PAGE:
Ground breaking transatlantic flight hailed as significant step for sustainable liquid fuel

The Virgin Atlantic flight, partly funded by the UK government, was the first transatlantic flight to use 100% sustainable fuel.

100% SAF powered flight boosts support for low carbon liquid fuel production

Hailed by the aviation industry and ministers as a demonstration of the potential to significantly cut net carbon emissions from flying, flight VS100 was operated under special dispensation with no paying passengers, and used fuel imported from the US and EU made mostly from tallow and other waste products.

Transport secretary, Mark Harper, who was one of those on board the historic flight, said: “Today’s 100% SAF-powered flight shows how we can decarbonise transport both now, and in the future, cutting lifecycle emissions by 70% and inspiring the next generation of solutions.”

With demand for SAF set to reach 194 million tonnes by 2050, the sustainable fuel flight was also hailed as a major step forward by GlobalData, a leading data and analytics company with Caroline Midgley, Director of Biofuels and Chemicals Research offering her view on the current status of this new technology.

“This is a major step forward for both the company and the wider industry as Virgin joins a growing number of airlines that have committed to decarbonise aviation through the use of low-carbon fuel,” Caroline commented. “Many airlines have ambitious targets, typically looking to replace 10% of their fossil kerosene with SAF by 2030 – in line with some national mandates.

“The SAF market is a relatively new, but rapidly growing, industry. Based on the latest policy developments within Europe and the US, which represent the vast majority of the SAF market, GlobalData projects that global SAF demand is set to reach 194 million tonnes in 2050. This represents 30% of the total projected aviation fuel use in 2050.”

Whether this demand can be successfully met will depend on the world’s leading government’s ability to follow through on their ambitions, and so airline targets will be a key driver of SAF volume in the near term.

Emerging feedstocks and technologies

“The American Society for Testing and Materials (ASTM) has approved nine technology pathways to produce SAF, with others under consideration. Hydro-processed esters and fatty acids (HEFA) fuel is by far the most developed technology with large plants currently in operation and more in the pipeline,” Caroline notes. “Alcohol-to-jet (ATJ) fuel is the second largest technology, by announced capacity, which has increased significantly over the last 12 months.

“While hydrotreatment will remain the dominant route for SAF production in the near term, a wider range of feedstocks and technologies will be deployed moving forward.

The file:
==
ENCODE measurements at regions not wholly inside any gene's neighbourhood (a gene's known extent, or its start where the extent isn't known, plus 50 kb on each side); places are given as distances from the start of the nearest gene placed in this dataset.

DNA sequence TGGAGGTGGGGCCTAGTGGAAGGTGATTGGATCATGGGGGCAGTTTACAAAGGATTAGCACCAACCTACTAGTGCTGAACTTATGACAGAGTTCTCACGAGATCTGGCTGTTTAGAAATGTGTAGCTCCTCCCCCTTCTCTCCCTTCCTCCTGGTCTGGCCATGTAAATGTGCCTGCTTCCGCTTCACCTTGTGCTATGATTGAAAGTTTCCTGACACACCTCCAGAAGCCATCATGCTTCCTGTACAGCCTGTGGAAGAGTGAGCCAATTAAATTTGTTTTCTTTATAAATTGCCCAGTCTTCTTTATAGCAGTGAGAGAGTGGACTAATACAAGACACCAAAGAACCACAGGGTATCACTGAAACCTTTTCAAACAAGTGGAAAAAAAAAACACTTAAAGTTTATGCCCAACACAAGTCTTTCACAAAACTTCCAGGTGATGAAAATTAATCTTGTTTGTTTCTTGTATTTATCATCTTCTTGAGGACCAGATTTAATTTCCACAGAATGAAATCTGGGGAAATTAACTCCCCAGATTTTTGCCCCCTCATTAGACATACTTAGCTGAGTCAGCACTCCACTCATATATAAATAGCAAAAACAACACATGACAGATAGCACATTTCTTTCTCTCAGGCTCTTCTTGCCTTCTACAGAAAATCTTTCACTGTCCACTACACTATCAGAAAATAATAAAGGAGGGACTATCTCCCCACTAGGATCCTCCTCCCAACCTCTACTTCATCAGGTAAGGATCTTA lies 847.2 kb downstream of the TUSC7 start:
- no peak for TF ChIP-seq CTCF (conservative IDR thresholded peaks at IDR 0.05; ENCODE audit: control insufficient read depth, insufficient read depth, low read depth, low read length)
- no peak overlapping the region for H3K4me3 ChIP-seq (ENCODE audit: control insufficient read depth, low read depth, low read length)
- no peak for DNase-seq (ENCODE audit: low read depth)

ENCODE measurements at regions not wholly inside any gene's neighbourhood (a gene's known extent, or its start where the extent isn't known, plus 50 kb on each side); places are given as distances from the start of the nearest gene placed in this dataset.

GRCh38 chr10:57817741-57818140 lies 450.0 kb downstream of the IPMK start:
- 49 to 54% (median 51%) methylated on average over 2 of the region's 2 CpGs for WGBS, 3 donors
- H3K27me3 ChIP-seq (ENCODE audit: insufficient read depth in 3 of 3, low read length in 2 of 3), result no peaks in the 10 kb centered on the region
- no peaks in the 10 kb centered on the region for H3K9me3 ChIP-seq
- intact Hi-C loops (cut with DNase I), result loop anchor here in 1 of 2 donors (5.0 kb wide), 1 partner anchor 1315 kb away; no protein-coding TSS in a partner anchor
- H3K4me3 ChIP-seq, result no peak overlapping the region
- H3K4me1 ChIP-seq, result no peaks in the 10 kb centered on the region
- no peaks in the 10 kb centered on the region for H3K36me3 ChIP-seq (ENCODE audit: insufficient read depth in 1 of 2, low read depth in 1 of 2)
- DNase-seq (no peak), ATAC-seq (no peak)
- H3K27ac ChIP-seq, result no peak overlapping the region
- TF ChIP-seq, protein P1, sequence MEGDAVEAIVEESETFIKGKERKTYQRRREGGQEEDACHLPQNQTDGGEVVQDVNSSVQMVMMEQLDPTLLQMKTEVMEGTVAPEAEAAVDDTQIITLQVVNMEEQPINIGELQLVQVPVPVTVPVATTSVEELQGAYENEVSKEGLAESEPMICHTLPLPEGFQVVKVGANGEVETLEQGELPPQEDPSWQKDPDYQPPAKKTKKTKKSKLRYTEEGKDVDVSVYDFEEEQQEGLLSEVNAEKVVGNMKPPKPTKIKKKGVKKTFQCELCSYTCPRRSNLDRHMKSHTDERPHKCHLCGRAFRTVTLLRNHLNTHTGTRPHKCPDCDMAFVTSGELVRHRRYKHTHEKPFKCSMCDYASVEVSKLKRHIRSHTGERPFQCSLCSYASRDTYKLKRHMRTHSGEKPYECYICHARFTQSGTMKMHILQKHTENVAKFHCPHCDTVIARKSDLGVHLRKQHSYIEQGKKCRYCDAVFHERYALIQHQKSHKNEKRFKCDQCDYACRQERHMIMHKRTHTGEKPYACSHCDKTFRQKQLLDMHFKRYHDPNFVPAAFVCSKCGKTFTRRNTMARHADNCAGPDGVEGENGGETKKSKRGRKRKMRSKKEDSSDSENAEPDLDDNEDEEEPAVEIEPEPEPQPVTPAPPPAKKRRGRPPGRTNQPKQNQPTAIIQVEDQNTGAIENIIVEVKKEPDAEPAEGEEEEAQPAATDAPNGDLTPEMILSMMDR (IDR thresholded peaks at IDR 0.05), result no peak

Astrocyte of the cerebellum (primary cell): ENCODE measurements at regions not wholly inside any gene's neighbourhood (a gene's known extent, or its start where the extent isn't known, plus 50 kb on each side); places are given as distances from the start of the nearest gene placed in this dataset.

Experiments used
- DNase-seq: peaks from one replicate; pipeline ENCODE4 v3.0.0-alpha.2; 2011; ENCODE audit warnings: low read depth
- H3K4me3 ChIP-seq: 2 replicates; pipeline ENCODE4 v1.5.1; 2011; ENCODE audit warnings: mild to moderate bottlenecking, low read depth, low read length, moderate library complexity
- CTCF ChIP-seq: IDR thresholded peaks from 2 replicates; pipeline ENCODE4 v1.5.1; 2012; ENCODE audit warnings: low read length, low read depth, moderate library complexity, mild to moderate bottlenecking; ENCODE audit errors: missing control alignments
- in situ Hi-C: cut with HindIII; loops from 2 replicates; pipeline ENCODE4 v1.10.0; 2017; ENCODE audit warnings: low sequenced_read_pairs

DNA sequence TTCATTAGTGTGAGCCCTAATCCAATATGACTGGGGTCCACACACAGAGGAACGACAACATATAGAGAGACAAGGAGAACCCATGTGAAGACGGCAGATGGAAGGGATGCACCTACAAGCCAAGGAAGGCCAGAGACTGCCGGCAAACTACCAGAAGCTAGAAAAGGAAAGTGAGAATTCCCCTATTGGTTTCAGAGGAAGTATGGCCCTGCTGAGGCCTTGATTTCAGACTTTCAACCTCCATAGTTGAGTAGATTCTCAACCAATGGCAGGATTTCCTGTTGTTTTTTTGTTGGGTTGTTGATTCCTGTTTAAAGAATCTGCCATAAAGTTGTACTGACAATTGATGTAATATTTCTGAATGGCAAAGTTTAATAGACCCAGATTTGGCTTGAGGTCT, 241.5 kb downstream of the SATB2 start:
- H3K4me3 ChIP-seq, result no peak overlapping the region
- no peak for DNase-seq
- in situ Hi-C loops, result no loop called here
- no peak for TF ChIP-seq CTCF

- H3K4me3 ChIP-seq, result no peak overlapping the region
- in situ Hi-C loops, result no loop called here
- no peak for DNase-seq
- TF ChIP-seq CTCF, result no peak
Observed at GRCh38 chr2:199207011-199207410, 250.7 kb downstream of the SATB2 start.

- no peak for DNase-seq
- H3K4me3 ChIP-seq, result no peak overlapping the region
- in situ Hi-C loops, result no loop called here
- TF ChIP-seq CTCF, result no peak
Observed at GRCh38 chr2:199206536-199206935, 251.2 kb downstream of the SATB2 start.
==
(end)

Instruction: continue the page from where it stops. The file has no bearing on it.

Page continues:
“The International Air Transport Association (IATA), which represents the majority of the world’s airlines, has committed to making aviation carbon neutral by 2050. This is a major step forward in terms of tackling climate change and the development of SAFs has a key role to play in helping the industry achieve this aim.”

The only viable solution

Rishi Sunak described the flight as “a major milestone towards making air travel more environmentally friendly and decarbonising our skies”.

Virgin Atlantic said the 100% sustainably fuelled flight would show SAF to be a safe replacement for kerosene jet fuel with Founder and ~President, Sir Richard Branson, who was also onboard, saying: “The world will always assume something can’t be done, until you do it.”

Speaking of SAF as a critical route to reducing flight emissions, Shai Weiss, the Virgin Atlantic chief executive, said: “SAF is the only viable solution for decarbonising long-haul aviation. It’s taken radical collaboration to get here and we’re proud to have reached this important milestone, but we need to push further.

But, with the availability of the fuel now less than one-thousandth of the total volume of jet fuel used worldwide Shai continued: “There’s simply not enough SAF and it’s clear that in order to reach production at scale, we need to see significantly more investment. This will only happen when regulatory certainty and price support mechanisms, backed by government, are in place. Flight 100 proves that if you make it, we’ll fly it.”

Fly less

Not everyone embraced the flight with such enthusiasm, however, pouring scorn on the DfT announcing that SAF would “make guilt-free flying a reality”.

Cait Hewitt, the policy director of the Aviation Environment Federation, said: “The idea that this flight somehow gets us closer to guilt-free flying is a joke.”

She said SAF production would be very hard to scale up sustainably, adding: “Hopefully, we’ll have better technological solutions in future but, for now, the only way to cut CO2 from aviation is to fly less.”